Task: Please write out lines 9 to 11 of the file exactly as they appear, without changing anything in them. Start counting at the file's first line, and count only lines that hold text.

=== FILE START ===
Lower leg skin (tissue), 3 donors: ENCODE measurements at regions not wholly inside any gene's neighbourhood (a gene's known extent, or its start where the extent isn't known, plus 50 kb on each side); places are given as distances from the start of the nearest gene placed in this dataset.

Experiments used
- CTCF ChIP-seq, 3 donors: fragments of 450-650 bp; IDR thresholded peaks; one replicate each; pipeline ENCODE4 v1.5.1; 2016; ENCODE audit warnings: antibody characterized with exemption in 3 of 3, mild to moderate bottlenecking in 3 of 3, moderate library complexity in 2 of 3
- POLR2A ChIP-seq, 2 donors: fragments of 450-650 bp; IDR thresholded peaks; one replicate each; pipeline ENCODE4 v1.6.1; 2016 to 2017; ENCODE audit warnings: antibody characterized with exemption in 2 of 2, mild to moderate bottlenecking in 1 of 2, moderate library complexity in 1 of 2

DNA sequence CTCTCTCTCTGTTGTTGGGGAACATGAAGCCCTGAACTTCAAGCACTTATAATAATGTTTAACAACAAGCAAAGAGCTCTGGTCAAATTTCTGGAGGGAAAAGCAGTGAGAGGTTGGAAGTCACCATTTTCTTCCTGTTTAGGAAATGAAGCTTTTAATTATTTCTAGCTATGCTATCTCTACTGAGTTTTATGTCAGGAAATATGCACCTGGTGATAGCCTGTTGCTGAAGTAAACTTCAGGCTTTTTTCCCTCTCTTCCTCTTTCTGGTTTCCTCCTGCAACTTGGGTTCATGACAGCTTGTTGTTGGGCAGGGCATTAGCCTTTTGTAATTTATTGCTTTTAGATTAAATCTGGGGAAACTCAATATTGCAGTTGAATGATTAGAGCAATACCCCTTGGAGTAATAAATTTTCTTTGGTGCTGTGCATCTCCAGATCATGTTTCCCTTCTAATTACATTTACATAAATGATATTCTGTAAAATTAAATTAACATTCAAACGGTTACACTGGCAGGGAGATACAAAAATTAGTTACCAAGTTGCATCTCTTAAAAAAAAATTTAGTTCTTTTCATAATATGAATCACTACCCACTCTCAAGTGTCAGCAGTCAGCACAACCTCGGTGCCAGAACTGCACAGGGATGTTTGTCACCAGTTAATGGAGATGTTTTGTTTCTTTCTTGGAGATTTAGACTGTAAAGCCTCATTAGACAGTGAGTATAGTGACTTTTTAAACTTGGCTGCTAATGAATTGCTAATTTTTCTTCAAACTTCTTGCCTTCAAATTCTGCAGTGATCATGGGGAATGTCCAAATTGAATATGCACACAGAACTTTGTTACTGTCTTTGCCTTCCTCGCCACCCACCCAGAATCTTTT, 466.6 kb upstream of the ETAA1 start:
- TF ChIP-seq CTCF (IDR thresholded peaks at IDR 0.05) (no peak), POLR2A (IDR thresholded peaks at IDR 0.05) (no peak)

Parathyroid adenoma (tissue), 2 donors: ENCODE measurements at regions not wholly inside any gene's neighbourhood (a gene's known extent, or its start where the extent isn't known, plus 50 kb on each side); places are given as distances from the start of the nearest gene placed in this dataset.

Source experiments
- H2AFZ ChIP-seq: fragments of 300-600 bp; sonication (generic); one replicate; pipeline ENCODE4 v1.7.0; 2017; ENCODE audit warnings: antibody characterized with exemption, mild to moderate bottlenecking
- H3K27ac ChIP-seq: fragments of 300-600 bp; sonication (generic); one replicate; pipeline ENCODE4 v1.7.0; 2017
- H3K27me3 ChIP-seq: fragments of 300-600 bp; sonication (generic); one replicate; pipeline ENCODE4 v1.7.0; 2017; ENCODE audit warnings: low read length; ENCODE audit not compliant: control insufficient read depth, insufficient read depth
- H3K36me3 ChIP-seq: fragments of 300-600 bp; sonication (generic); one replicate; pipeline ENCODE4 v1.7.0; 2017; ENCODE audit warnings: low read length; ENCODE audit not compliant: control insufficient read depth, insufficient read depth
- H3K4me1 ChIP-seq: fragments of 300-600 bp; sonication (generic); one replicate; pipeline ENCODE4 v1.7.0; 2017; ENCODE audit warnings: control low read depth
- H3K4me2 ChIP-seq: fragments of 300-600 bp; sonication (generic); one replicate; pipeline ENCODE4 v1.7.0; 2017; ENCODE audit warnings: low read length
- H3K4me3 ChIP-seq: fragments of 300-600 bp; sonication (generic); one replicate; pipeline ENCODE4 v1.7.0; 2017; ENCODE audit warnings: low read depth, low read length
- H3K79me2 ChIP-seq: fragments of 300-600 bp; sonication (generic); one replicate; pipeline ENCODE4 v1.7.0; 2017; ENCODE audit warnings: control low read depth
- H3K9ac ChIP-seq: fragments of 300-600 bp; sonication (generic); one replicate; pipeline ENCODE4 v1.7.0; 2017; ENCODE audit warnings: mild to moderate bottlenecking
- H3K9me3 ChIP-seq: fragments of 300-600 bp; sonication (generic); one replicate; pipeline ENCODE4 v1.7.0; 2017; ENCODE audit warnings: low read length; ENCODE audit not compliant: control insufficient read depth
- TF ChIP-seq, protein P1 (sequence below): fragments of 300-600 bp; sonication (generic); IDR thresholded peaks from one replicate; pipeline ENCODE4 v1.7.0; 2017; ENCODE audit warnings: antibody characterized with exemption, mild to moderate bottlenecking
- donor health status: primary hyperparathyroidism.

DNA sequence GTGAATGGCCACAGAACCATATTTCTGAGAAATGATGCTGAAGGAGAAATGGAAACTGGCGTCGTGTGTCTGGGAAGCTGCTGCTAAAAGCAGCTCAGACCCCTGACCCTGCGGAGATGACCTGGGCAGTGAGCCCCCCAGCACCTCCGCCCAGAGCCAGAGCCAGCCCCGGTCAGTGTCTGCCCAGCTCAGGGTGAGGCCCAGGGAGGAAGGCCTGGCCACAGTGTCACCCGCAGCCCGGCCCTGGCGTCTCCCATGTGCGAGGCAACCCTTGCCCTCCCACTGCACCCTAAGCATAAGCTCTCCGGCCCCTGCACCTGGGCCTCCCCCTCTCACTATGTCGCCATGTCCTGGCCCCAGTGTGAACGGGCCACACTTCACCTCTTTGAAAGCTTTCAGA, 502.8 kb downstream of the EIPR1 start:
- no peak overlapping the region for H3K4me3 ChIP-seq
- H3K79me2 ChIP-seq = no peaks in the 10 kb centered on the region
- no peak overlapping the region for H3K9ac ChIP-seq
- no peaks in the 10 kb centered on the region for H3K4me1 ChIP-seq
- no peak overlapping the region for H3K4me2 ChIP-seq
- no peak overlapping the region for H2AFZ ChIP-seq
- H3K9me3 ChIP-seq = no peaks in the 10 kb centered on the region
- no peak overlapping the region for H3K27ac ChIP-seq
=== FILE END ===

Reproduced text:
- H2AFZ ChIP-seq: fragments of 300-600 bp; sonication (generic); one replicate; pipeline ENCODE4 v1.7.0; 2017; ENCODE audit warnings: antibody characterized with exemption, mild to moderate bottlenecking
- H3K27ac ChIP-seq: fragments of 300-600 bp; sonication (generic); one replicate; pipeline ENCODE4 v1.7.0; 2017
- H3K27me3 ChIP-seq: fragments of 300-600 bp; sonication (generic); one replicate; pipeline ENCODE4 v1.7.0; 2017; ENCODE audit warnings: low read length; ENCODE audit not compliant: control insufficient read depth, insufficient read depth